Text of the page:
Written by Taran Soodan

December 30, 2020

The eCommerce industry’s exponential growth wouldn’t have been possible without a corresponding evolution of logistics and distribution networks. Even as the industry expands, players in the distribution value chain have to continually optimize their service to match ever-increasing complexities.

If you’re running an eCommerce business, it’s vital to understand that logistics is your business’s backbone. A well-oiled logistics chain will lead to great savings that can be passed on to customers in the form of low prices. Moreover, you’ll consistently deliver the best customer experience while building a brand your customers can trust.

What is eCommerce logistics?

eCommerce logistics details the processes an online store follows when moving goods from the manufacturers to the consumers. The process starts with moving inventory or raw materials from the manufacturer or supplier and ends when the goods are successfully delivered to the consumer’s doorstep.

What’s in the eCommerce logistics chain?

Depending on the nature of your eCommerce business, the logistics chain typically begins when you order raw materials from suppliers or products from manufacturers. The chain then proceeds by receiving and storing the inventory in your warehouse, picking and packing products after a customer places an order, and shipping to the final destination. 

This seemingly simple sequence of activities often involves multiple facilities and professionals, which may include sorting facilities, distribution hubs, carriers, suppliers, and fulfillment centers.

Sorting facilities

Large-scale eCommerce brands like Amazon need to move bulk quantities of stock-keeping units (SKUs). To make the process more efficient, the tech giant set up centers wholly dedicated to sorting these items before they’re passed off to relevant couriers that will deliver products to customers.

Distribution hubs

Larger eCommerce retailers don’t store products in a single location, and operating multiple distribution hubs in different strategic locations reduces shipping costs and delivery times on orders. 

Distribution hubs work like fulfillment centers. However, the difference between the two is that fulfillment centers usually handle business-to-consumer (B2C) or direct-to-consumer (DTC) orders only. Additionally, distribution hubs sometimes cater to business-to-business (B2B) orders, which, for some companies, serve as fulfillment centers.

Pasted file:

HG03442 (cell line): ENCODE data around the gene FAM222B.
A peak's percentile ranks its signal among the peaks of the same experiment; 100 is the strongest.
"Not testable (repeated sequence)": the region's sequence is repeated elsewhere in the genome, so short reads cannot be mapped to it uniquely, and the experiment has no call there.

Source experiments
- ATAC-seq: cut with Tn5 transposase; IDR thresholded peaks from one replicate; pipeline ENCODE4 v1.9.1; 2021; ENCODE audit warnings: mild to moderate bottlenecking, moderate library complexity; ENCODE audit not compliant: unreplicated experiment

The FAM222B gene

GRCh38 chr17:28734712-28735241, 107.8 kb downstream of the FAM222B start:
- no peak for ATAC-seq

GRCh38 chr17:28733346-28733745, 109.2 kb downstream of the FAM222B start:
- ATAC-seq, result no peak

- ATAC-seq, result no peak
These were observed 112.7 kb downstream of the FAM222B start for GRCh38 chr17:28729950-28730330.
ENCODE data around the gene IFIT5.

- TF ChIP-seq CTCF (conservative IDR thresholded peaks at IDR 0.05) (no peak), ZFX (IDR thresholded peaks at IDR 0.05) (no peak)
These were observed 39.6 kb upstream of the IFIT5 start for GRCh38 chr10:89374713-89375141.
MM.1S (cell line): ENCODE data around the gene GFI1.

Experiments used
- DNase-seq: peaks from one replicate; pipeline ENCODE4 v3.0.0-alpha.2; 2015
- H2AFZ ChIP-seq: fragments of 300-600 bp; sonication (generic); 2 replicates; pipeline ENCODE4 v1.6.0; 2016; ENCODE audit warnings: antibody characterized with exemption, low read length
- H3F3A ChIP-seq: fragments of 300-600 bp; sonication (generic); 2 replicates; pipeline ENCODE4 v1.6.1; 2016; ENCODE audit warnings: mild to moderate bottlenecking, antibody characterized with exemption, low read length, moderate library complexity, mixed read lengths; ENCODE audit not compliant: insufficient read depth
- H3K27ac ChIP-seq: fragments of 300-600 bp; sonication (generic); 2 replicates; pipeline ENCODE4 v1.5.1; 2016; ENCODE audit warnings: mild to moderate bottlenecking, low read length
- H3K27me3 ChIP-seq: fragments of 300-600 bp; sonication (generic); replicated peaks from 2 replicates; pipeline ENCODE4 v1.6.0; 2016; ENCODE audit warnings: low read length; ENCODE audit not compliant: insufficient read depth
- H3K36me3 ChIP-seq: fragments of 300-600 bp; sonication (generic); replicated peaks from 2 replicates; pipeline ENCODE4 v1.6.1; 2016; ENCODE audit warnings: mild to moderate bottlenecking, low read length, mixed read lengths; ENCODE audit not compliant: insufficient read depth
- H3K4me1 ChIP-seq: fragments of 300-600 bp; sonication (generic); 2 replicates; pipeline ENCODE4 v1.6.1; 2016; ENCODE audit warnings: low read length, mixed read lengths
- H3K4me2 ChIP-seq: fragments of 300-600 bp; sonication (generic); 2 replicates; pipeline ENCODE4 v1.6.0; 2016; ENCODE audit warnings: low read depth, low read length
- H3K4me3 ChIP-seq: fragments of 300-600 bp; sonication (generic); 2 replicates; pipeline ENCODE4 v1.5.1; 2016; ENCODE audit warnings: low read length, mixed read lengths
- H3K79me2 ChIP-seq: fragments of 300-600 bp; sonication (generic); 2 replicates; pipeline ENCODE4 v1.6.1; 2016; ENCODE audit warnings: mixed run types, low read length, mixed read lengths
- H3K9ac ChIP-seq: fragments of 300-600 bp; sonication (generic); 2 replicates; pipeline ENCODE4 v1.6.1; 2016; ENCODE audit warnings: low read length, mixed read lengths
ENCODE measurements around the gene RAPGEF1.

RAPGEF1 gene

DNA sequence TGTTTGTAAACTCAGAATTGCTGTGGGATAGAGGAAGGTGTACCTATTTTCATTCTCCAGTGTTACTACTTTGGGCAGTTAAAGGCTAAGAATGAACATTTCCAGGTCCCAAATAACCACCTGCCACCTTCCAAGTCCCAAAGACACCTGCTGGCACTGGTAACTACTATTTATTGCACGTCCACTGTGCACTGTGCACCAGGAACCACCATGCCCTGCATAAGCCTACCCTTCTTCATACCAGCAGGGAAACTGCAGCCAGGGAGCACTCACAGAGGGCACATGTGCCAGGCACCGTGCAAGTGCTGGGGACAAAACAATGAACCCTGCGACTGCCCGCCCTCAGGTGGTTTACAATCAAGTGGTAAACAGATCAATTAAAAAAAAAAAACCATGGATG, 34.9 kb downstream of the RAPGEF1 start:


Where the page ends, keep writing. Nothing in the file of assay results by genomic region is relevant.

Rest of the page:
Carriers

Carriers are companies that specialize in transporting products to their final destination. ECommerce companies often use third-party carriers like DHL, FedEx, UPS, and USPS for their last-mile delivery needs. Sometimes, they also help in transporting products between fulfillment centers or other facilities. To improve efficiency, eCommerce companies work with multiple carriers and may even develop in-house carrying capabilities as the company grows.

Suppliers 

Suppliers are the people responsible for providing raw materials, products, or other resources for an eCommerce company. Companies typically work with multiple suppliers to source products. These relationships are often contractual, and companies usually negotiate the lowest possible rates to achieve better margins. 

Fulfillment centers

Fulfillment centers are highly specialized warehouses that store products and pick, pack, and ship items to customers. These centers process incoming bulk orders before sending products out in smaller units. Companies with highly efficient fulfillment centers can ship out their customers’ orders faster and cheaper, leading to significant cost savings. 

Reverse logistics

Reverse logistics is a fancy way of referring to the returns process. Returns do happen and having a logistics network that makes the returns process easier is a great way to keep customers happy, preventing potential lost sales in the future. 

How eCommerce logistics differ from brick-and-mortar logistics

Many brick-and-mortar stores struggle to replicate their success in the online space. One of the primary reasons for this failure is approaching eCommerce logistics in the same manner as brick-and-mortar logistics. It cannot be overemphasized that there are numerous points of differences between the two, and some of the most prominent ones include: 

Number of destinations

Brick-and-mortar warehouses are built to serve the company’s retail stores. Often, the sister stores served by each warehouse only number a few hundred locations, whereas eCommerce fulfillment centers serve hundreds of thousands or even millions of individual customers. Thus, the warehouses cannot be set up in the same way if maximum efficiency is to be achieved.

Size of shipments and order volume

The bulk of brick-and-mortar shipments are either from the supplier to the warehouse or from the warehouse to sister stores, so you can expect large shipments and order volume when dealing with brick-and-mortar logistics. Conversely, eCommerce logistics operations specialize in small shipments and orders.